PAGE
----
Armonk woman’s Lyme disease went undiagnosed for nearly 2 yearsPosted: Updated:
An Armonk woman says her Lyme disease went undiagnosed for nearly two years.
"I never saw the tick, I never had a rash, and a year and a half later, I started experiencing symptoms,” says Alyssa Sokoloff, of Global Lyme Alliance.
Sokoloff said it made her sick and forced her to miss work and quit her job because she was so sick.
She suffered from chronic fatigue and migraines, and had problems with her heart and vision.
Sokoloff says that only 40% of people that get bit by a tick will get a classic bullseye rash, and that its symptoms can be mistaken for other illnesses - and tests aren't always accurate.
According to the Centers for Disease Control and Prevention, the Northeast saw the most cases of Lyme disease in 2017. Westchester had approximately 22 cases of Lyme disease per 100,000 people. Rockland saw 74, Orange had 159 and Putnam had 287.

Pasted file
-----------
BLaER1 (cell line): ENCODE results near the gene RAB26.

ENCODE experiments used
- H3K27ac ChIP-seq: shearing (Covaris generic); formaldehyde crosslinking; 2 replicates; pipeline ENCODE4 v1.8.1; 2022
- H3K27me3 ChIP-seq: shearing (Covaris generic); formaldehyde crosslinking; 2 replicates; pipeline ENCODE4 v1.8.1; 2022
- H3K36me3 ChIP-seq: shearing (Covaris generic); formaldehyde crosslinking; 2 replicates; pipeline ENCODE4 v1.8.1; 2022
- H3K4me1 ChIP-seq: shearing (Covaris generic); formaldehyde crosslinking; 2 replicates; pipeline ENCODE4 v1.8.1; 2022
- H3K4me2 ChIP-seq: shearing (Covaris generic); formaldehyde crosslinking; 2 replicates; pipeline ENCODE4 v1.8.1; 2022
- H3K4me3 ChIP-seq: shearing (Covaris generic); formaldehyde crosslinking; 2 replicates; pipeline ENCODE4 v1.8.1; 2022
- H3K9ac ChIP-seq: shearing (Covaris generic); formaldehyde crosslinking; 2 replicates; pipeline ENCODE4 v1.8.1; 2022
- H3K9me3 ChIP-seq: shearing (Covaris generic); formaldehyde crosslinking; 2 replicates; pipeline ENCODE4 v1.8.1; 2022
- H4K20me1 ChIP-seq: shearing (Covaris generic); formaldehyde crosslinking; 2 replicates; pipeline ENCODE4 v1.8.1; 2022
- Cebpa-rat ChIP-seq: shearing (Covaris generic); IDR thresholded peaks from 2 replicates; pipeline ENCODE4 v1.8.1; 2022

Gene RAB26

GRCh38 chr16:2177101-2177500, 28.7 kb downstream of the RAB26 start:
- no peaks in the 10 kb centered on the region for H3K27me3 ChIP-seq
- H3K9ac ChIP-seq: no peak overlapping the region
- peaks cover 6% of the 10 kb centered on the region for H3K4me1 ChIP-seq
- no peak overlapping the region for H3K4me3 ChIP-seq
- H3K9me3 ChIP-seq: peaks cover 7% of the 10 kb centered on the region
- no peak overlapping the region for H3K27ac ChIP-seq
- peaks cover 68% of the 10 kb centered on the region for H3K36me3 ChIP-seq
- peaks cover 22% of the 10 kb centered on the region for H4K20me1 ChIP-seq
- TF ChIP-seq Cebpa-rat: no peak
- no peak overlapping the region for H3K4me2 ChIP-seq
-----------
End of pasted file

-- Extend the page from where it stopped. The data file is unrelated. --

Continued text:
Gov. Andrew Cuomo created a new research partnership this year to advance the diagnosis and treatment of tick-borne diseases, saying it would "...address major gaps in our knowledge of tick-borne illnesses."
Sen. Charles Schumer also led the charge, increasing state funding for Lyme disease to $12 million in 2019.
Sokoloff, in partnership with the Global Lyme Alliance, an organization that promotes research and awareness, is hosting an annual fundraiser on May 1 to educate people about Lyme disease.
According to the CDC, children between the ages of 5 and 9 had the most cases of Lyme disease between 2001 and 2017 nationwide, with the number of cases approaching 40,000.